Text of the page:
Known Marine Memorial
In 1969 then-SSgt Bill Paxton read a small story in the back of the Navy Times that one of his idols, GySgt Roper had died in a mortar attack in Vietnam. GySgt Roper had been an instructor at DI School and had inspired SSgt Paxton. SSgt Paxton felt that GySgt Roper, as well as other DIs who had passed on, deserved to have a place that memorialized them. He imagined a memorial featuring a statue of a DI with his hands on his hips standing atop a marble block.
SSgt Paxton took his idea to the regimental sergeant major but his idea was turned down. Paxton then went to the Depot Sergeant Major, SgtMaj Natasi, and he once again submitted his idea. SgtMaj Natasi told Paxton that his idea was something that would require the approval of the Commandant, as well as the Secretary of the Navy. SgtMaj Natasi made a phone call to then Sergeant Major of the Marine Corps, SgtMaj Joseph Daley. During the phone call SSgt Paxton was able to speak to SgtMaj Daley and Paxton agreed to fly back to meet with the sergeant major.
During his meeting SgtMaj Daley advised SSgt Paxton that the Marine Corps could not provide a memorial, but suggested that an outside organization such as a drill instructor association would be eligible to do that task, and thereby suggested that a drill instructor association be created for that purpose. SgtMaj Daley then introduced SSgt Paxton to Army Colonel Woods who was in charge of military memorials. Col Woods provided SSgt Paxton with an approved list of architects and designers who were eligible to provide design services. With that SSgt Paxton flew back to San Diego with knowledge about what needed to be done. However, when he arrived home he had orders to go to Vietnam and had to put the plan on he back burner.
In the mid-1985’s retired former Sergeant Major of the Marine Corps, SgtMaj Leland D. “Crow” Crawford formed a group of local retired DIs and held a reunion that resulted in the forming of the National DI Association. By that time Bill Paxton had retired as a sergeant major and he proceeded to push for the DI Memorial and the memorial idea became a quest. The DI Association began to raise funds for the project by getting donations and other forms of fund raising for the expensive project.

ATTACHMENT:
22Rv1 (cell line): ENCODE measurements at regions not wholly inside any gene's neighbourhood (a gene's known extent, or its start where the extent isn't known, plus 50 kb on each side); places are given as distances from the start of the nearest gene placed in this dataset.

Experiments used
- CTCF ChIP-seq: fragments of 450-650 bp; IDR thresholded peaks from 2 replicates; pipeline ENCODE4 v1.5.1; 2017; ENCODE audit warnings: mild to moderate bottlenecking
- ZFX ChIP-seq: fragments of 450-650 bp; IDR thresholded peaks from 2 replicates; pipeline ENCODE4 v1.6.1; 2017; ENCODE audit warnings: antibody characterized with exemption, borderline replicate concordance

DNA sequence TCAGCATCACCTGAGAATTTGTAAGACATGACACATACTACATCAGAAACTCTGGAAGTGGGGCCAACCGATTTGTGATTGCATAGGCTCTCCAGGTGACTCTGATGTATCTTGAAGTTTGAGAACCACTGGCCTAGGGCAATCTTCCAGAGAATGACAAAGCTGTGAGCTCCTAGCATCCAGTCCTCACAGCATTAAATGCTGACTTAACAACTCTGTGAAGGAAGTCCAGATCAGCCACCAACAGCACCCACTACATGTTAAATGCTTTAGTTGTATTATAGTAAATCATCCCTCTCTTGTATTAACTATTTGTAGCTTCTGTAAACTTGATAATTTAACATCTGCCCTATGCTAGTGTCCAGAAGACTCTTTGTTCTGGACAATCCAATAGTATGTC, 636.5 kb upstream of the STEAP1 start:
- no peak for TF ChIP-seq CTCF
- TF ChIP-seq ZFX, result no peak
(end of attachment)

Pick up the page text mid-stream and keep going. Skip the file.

Depot engineers had to locate an adequate site on MCRD that would not interfere with underground conduits and tunnels that ran in all directions under the surface. A site was located to the west of the Regimental Headquarters and the recruit barracks.
Sculptor John Chalk created a design with a male and female DI and the plan then became having twin memorial sites—one at San Diego and the other at Parris Island. There was a major pushback of having a female DI statue since San Diego MCRD did not have female DIs. However, the designed stood. The design cost was $36,000. The estimated total cost would be $130,000 for the two projects. Fund raising went into high gear for the two sites. The Parris Island memorial was to be finished first because they were planning on having the memorial dedication take place in April at their DI Reunion. San Diego’s memorial was set for dedication on 11 September 1999, but there was a $29,000 shortage of funds to complete the San Diego project, so the 11 September dedication was put off.
MGySgt Bobby Biers, the San Diego member who was in charge of fund raising made a phone call to former Sergeant Major of the Marine Corps, SgtMaj Dave Summers. The shortage was explained to SgtMaj Summers who then made a phone call to the Commandant of the Marine Corps, General Jones. After hearing of the dilemma General Jones called a good friend of his and said the DI Association needed $29,000 to complete the project—the friend instead offered $40,000. With the funds on hand to complete the installation there then became a mad dash to finish the San Diego memorial in time for the 11 September 1999 dedication ceremony at the San Diego DI reunion. Memorial bricks had to be installed, as well as the monuments and marble headboard.
The DI Memorial was properly deeded to MCRD as a gift.
Finally the ceremony began. The Depot Commanding General, then Major General H. P. Osman, began the ceremony. Temporary bleachers had been brought in and a large contingent of active duty Marines, retirees, and many high ranking officers were also standing to witness the historic dedication. Even actor GySgt R. Lee Ermey was on hand. The statues and marble heading had been covered with sheets, and one by one the sheets were pulled off to reveal the finished project. It was a glorious moment that came to fruition after thirty years from the first dream to the reality.
After the last newsletter regarding bricks we had some inquiries to get a better look at what the recently upgraded area around the Known Marine Memorial looks like.
Below are some photos that show the new border walls and the planter box to the rear of the monument.